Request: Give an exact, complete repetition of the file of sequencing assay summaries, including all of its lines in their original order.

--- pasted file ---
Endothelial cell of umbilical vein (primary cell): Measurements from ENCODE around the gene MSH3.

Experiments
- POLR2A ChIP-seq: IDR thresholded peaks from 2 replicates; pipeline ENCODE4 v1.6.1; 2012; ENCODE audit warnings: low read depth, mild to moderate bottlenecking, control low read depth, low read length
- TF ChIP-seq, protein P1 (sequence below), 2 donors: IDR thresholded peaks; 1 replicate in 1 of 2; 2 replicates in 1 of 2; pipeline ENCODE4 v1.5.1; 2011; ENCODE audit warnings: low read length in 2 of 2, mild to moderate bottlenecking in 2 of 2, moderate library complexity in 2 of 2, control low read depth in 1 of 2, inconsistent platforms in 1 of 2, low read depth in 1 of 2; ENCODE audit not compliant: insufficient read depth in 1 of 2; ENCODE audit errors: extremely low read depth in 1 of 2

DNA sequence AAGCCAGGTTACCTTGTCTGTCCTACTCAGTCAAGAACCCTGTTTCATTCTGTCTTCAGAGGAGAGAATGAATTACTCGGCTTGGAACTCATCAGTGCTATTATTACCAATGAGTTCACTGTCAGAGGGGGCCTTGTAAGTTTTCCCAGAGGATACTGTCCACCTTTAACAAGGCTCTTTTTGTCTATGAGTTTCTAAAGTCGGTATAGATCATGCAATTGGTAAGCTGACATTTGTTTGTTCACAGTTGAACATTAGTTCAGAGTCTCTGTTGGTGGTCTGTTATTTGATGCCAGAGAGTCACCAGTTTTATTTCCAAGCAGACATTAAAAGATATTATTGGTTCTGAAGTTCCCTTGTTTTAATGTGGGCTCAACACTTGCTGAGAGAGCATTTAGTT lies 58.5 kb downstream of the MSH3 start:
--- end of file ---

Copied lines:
Endothelial cell of umbilical vein (primary cell): Measurements from ENCODE around the gene MSH3.

Experiments
- POLR2A ChIP-seq: IDR thresholded peaks from 2 replicates; pipeline ENCODE4 v1.6.1; 2012; ENCODE audit warnings: low read depth, mild to moderate bottlenecking, control low read depth, low read length
- TF ChIP-seq, protein P1 (sequence below), 2 donors: IDR thresholded peaks; 1 replicate in 1 of 2; 2 replicates in 1 of 2; pipeline ENCODE4 v1.5.1; 2011; ENCODE audit warnings: low read length in 2 of 2, mild to moderate bottlenecking in 2 of 2, moderate library complexity in 2 of 2, control low read depth in 1 of 2, inconsistent platforms in 1 of 2, low read depth in 1 of 2; ENCODE audit not compliant: insufficient read depth in 1 of 2; ENCODE audit errors: extremely low read depth in 1 of 2

DNA sequence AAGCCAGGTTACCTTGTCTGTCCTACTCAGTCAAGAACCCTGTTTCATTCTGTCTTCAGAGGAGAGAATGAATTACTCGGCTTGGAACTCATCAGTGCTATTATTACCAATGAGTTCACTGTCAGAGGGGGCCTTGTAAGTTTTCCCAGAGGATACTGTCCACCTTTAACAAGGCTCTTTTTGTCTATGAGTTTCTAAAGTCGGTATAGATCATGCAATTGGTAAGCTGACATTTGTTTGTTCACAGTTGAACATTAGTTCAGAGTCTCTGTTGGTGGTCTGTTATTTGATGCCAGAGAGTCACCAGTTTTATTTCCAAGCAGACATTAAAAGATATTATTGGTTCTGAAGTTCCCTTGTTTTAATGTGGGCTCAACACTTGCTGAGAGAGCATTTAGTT lies 58.5 kb downstream of the MSH3 start: